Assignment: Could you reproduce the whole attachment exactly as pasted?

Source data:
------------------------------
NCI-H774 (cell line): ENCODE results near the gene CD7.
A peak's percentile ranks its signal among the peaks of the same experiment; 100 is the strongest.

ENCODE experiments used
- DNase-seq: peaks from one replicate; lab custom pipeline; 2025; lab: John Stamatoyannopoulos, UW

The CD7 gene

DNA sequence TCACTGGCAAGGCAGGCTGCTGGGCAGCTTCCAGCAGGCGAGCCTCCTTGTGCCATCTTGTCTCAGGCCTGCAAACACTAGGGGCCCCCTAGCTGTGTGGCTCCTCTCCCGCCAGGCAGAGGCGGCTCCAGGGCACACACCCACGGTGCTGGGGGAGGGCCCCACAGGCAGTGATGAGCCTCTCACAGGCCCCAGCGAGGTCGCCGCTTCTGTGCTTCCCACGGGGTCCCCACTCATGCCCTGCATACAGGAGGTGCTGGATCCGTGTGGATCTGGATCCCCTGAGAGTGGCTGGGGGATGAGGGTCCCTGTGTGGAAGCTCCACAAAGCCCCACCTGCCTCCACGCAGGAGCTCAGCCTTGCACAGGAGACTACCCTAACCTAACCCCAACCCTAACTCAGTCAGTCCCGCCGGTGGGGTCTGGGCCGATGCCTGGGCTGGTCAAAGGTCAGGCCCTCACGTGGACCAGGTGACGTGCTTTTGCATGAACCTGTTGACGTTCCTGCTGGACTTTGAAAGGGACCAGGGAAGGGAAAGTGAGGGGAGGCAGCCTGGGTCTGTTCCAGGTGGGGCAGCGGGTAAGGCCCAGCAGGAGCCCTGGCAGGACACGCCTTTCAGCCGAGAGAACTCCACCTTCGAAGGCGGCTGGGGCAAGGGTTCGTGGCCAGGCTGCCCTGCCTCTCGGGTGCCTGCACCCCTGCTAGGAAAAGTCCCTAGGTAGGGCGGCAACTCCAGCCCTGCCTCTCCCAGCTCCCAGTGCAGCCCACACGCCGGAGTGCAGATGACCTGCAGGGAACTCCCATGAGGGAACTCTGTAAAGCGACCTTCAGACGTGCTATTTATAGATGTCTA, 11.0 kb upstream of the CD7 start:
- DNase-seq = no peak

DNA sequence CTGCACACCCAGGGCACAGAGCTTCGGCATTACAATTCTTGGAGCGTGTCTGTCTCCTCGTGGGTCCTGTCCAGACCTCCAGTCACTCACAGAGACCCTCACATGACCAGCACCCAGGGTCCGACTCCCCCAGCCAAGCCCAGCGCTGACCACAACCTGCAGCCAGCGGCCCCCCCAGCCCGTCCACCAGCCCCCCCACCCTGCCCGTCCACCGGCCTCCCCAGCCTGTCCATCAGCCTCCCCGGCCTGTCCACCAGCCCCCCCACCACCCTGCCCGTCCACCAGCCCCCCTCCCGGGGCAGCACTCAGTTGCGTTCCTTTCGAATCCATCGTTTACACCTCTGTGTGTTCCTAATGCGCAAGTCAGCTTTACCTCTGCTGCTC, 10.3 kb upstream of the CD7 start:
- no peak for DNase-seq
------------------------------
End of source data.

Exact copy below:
NCI-H774 (cell line): ENCODE results near the gene CD7.
A peak's percentile ranks its signal among the peaks of the same experiment; 100 is the strongest.

ENCODE experiments used
- DNase-seq: peaks from one replicate; lab custom pipeline; 2025; lab: John Stamatoyannopoulos, UW

The CD7 gene

DNA sequence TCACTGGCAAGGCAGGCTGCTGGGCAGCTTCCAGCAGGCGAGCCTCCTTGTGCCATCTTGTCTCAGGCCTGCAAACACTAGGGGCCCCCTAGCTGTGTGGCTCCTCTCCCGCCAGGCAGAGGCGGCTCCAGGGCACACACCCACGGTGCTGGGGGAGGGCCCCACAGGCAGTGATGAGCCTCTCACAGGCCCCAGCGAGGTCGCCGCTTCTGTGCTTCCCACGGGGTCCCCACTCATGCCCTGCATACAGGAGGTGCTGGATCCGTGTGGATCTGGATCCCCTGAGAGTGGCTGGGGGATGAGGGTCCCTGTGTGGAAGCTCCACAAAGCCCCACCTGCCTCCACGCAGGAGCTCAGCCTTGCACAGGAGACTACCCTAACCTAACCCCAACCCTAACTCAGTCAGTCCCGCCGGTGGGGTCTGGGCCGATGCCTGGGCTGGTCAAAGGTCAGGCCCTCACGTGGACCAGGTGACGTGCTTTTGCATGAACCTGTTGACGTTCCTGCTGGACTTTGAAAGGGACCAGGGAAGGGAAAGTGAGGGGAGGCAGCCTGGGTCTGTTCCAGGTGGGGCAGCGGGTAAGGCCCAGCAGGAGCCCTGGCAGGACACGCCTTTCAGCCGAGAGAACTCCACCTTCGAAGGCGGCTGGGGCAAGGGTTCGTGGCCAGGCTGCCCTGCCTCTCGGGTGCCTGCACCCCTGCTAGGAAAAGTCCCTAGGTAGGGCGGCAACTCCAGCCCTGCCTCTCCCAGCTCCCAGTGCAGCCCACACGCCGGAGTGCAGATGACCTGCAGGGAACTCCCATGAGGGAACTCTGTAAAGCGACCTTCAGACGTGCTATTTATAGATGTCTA, 11.0 kb upstream of the CD7 start:
- DNase-seq = no peak

DNA sequence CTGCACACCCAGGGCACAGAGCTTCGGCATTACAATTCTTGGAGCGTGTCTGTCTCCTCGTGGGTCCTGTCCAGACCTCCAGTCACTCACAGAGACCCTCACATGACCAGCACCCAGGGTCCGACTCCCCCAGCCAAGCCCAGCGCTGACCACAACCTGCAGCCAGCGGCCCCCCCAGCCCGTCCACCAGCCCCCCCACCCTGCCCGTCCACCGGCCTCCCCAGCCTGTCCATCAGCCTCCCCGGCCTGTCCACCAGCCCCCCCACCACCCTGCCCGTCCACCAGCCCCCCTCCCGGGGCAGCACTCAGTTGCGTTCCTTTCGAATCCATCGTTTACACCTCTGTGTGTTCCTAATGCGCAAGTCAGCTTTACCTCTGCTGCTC, 10.3 kb upstream of the CD7 start:
- no peak for DNase-seq